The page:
PI3K-independent AKT activation in cancers: A treasure trove for novel therapeutics

Authors

  • Kiran Mahajan,

    Corresponding author
    1. Drug Discovery Department, Moffitt Cancer Center, Tampa, Florida
    • Drug Discovery Department, Moffitt Cancer Center, 12902 Magnolia Drive, Tampa, FL 33612.
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  • Nupam P. Mahajan

    Corresponding author
    1. Drug Discovery Department, Moffitt Cancer Center, Tampa, Florida
    2. Department of Oncologic Sciences, College of Medicine, University of South Florida, Tampa, Florida
    • Drug Discovery Department, Moffitt Cancer Center, 12902 Magnolia Drive, Tampa, FL 33612.
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Abstract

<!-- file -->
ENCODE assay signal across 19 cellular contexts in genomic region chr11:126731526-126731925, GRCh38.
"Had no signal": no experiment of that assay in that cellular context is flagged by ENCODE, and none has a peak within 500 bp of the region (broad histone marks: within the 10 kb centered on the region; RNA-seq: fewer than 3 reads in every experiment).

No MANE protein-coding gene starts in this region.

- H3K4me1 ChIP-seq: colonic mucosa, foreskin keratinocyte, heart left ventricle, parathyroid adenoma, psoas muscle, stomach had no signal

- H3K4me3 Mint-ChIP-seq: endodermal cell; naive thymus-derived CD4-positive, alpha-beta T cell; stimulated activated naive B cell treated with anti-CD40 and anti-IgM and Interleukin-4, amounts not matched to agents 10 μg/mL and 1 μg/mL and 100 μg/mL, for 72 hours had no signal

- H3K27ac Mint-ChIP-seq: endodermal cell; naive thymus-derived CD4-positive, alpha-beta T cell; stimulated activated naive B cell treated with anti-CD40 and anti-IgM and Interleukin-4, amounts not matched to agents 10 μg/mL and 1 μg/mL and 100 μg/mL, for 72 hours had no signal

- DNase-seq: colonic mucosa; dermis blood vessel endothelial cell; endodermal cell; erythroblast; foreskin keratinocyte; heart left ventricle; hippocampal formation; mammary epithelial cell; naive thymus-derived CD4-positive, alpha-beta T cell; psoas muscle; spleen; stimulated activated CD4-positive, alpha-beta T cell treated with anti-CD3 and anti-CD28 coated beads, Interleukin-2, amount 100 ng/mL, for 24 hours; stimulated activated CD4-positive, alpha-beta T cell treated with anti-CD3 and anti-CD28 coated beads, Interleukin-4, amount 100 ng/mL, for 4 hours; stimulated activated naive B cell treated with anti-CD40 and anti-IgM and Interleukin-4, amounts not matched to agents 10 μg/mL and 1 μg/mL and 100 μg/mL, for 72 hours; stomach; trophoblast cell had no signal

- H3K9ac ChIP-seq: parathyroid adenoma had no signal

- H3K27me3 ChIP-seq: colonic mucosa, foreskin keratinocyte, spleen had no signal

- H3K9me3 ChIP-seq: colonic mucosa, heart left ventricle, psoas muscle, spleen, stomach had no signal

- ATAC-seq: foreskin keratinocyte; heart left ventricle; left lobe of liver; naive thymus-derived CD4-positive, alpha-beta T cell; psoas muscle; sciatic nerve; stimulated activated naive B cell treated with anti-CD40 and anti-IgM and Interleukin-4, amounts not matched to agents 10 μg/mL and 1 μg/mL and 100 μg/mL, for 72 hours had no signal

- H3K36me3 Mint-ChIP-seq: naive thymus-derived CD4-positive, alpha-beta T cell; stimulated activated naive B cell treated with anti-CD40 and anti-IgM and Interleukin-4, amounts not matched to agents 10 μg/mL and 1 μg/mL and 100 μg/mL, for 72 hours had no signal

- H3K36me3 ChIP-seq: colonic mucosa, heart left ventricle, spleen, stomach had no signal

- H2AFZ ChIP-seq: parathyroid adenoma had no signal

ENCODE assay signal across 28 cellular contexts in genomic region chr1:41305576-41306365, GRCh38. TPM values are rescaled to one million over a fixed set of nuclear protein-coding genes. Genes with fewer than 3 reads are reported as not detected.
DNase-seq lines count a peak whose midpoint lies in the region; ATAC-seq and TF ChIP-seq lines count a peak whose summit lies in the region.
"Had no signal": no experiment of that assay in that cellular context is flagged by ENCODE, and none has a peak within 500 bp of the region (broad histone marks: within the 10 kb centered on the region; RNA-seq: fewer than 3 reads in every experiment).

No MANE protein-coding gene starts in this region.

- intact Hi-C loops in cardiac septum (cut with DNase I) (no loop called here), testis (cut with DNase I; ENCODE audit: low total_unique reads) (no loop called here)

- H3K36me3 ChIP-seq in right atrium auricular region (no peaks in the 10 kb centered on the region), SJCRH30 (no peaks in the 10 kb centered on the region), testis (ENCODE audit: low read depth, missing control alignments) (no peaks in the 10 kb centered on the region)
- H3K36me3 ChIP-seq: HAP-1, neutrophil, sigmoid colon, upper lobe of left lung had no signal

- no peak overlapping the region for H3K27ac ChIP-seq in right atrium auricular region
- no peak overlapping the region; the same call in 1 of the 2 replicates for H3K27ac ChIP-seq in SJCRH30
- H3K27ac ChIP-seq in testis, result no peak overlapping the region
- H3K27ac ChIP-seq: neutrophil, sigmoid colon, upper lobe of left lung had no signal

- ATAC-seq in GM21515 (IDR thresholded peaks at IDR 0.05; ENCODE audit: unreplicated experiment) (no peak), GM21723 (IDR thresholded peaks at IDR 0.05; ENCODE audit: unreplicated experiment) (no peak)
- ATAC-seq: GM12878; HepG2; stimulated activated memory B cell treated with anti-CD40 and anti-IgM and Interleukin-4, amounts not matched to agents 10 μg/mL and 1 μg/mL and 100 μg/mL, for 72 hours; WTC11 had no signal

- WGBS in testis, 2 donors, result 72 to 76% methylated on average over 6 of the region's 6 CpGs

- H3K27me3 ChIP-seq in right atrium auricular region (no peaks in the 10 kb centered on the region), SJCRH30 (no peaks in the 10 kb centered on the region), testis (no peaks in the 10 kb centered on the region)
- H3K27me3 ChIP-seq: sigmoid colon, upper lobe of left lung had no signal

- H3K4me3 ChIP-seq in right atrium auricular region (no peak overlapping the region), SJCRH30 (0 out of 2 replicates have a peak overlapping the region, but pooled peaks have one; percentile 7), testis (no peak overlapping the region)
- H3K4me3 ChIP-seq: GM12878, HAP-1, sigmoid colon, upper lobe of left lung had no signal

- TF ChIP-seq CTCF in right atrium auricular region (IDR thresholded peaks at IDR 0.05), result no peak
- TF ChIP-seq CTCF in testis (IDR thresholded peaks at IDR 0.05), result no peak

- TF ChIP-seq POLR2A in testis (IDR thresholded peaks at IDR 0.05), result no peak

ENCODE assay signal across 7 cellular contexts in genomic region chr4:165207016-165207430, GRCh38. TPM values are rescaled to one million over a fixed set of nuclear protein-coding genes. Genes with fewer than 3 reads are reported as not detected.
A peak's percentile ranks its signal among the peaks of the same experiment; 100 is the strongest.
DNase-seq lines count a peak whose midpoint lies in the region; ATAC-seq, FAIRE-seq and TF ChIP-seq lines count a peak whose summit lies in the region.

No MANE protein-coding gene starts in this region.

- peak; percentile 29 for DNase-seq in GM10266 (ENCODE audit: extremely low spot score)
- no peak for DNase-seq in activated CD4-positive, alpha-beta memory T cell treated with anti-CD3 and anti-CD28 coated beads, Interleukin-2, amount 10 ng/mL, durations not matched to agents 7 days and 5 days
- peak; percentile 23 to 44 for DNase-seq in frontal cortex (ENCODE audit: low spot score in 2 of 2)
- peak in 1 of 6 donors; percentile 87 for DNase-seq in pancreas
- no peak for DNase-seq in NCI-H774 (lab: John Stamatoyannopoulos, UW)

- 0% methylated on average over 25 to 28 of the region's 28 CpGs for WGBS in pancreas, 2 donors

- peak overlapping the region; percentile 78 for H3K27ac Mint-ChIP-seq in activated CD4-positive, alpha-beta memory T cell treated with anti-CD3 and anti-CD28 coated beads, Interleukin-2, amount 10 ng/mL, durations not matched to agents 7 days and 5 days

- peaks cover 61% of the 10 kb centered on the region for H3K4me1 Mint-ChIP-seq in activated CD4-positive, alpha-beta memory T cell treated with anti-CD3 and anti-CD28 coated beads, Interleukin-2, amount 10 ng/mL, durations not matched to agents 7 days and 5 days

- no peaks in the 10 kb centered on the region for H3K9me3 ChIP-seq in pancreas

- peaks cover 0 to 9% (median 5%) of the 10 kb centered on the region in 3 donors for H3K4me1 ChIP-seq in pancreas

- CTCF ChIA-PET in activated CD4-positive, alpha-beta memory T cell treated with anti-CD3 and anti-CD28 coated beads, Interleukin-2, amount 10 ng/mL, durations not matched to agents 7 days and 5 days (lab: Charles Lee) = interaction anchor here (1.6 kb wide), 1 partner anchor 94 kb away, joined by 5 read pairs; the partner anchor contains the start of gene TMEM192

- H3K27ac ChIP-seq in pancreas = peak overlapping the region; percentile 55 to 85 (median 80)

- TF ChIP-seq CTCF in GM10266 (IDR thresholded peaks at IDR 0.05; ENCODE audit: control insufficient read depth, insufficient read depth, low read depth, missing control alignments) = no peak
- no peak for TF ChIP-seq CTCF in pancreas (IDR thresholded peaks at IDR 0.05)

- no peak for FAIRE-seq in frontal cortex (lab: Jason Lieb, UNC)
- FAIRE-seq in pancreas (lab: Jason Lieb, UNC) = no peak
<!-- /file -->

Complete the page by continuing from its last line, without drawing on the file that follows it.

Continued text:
AKT/PKB serine threonine kinase, a critical signaling molecule promoting cell growth and survival pathways, is frequently dysregulated in many cancers. Although phosphatidylinositol-3-OH kinase (PI3K), a lipid kinase, is well characterized as a major regulator of AKT activation in response to a variety of ligands, recent studies highlight a diverse group of tyrosine (Ack1/TNK2, Src, PTK6) and serine/threonine (TBK1, IKBKE, DNAPKcs) kinases that activate AKT directly to promote its pro-proliferative signaling functions. While some of these alternate AKT activating kinases respond to growth factors, others respond to inflammatory and genotoxic stimuli. A common theme emerging from these studies is that aberrant or hyperactivation of these alternate kinases is often associated with malignancy. Consequently, evaluating the use of small molecular inhibitors against these alternate AKT activating kinases at earlier stages of cancer therapy may overcome the pressing problem of drug resistance surfacing especially in patients treated with PI3K inhibitors. J. Cell. Physiol. 227: 3178–3184, 2012. © 2012 Wiley Periodicals, Inc.

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